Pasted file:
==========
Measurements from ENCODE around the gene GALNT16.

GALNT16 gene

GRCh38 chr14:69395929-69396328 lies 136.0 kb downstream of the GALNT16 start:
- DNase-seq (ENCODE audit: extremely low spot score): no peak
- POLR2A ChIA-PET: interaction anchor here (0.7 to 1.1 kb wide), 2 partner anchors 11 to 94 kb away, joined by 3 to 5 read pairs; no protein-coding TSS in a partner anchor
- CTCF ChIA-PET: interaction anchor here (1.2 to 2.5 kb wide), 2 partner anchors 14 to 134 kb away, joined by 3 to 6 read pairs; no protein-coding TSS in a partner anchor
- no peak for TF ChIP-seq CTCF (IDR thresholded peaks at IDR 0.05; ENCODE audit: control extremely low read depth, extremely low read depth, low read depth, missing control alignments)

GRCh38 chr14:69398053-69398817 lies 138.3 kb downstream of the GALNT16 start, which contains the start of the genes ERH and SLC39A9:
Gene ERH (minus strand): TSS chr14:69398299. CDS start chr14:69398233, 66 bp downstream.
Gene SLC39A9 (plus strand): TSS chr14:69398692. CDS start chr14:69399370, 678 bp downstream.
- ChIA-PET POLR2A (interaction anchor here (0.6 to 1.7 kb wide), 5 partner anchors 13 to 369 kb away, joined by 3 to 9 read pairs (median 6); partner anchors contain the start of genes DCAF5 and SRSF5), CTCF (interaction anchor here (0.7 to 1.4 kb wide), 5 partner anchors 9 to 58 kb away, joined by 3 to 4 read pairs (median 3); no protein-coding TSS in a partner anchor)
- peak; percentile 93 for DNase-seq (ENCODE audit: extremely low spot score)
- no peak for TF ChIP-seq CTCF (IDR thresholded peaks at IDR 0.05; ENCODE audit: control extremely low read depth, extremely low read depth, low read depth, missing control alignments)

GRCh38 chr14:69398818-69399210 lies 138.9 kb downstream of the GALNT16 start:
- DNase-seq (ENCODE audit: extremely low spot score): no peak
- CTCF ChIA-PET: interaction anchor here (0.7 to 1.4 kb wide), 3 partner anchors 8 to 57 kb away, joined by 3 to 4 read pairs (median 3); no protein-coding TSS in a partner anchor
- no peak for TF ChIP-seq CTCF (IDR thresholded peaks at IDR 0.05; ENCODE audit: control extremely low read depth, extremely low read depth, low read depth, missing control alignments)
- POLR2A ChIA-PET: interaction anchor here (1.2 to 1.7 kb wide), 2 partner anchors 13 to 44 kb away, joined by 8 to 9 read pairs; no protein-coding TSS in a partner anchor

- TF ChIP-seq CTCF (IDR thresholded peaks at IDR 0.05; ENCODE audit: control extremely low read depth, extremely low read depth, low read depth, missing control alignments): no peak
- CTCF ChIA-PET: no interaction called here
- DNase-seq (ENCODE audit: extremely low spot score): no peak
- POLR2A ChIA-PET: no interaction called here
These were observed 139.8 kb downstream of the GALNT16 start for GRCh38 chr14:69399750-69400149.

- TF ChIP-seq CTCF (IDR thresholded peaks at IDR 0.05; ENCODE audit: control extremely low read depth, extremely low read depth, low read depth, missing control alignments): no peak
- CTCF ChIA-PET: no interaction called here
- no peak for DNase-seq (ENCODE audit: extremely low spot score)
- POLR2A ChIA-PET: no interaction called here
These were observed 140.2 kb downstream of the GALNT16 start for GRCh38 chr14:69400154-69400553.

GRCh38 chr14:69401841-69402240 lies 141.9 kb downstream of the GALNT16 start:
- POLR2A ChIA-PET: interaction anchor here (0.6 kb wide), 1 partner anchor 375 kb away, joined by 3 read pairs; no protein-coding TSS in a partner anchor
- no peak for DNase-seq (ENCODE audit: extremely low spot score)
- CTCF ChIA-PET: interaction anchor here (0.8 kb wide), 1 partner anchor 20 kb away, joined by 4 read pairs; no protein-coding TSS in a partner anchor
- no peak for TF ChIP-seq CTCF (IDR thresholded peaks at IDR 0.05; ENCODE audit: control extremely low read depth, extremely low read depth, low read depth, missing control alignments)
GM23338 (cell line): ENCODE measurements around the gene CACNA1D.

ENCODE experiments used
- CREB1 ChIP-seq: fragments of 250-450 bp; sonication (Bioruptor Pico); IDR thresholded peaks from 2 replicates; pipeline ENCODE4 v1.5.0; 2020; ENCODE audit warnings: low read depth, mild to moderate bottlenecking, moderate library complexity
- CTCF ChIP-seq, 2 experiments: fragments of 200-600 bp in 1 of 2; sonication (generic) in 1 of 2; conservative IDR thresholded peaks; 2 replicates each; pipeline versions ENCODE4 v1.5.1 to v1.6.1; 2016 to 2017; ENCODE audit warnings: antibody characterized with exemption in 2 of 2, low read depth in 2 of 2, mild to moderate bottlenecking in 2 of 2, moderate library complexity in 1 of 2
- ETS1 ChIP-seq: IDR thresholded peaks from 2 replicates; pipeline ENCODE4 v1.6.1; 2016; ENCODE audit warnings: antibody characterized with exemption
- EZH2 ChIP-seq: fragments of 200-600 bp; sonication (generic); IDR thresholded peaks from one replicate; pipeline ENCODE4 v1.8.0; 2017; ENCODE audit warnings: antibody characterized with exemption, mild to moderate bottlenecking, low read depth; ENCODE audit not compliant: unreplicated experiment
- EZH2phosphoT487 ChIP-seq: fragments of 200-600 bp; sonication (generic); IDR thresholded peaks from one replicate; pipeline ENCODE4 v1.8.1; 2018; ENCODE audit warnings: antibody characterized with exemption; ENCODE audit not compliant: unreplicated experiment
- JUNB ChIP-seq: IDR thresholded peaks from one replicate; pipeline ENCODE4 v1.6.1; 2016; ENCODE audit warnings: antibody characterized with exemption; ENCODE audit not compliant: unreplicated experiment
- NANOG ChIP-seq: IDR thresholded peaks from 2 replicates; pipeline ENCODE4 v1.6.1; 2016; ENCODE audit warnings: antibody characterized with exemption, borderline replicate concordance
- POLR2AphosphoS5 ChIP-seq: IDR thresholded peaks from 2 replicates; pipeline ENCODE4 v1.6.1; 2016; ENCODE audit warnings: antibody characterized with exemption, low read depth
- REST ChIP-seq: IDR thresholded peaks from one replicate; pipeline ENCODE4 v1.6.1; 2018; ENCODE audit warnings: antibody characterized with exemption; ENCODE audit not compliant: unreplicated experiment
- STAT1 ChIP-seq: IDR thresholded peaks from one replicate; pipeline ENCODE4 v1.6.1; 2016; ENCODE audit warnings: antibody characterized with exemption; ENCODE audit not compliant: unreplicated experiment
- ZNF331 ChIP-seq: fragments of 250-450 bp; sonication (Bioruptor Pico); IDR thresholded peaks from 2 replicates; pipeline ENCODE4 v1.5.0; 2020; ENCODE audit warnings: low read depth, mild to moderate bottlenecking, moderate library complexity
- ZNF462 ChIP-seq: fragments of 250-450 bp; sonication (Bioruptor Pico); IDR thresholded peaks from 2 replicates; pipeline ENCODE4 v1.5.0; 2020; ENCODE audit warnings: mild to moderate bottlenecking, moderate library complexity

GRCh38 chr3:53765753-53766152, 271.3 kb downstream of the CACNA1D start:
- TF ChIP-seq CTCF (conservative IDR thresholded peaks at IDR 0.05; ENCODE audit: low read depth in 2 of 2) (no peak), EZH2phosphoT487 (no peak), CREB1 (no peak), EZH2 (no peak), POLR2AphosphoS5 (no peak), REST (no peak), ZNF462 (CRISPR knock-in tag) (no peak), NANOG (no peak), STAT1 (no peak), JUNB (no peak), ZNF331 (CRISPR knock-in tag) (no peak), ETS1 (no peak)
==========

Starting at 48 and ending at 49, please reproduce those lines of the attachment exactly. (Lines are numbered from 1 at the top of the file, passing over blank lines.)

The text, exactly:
GRCh38 chr3:53765753-53766152, 271.3 kb downstream of the CACNA1D start:
- TF ChIP-seq CTCF (conservative IDR thresholded peaks at IDR 0.05; ENCODE audit: low read depth in 2 of 2) (no peak), EZH2phosphoT487 (no peak), CREB1 (no peak), EZH2 (no peak), POLR2AphosphoS5 (no peak), REST (no peak), ZNF462 (CRISPR knock-in tag) (no peak), NANOG (no peak), STAT1 (no peak), JUNB (no peak), ZNF331 (CRISPR knock-in tag) (no peak), ETS1 (no peak)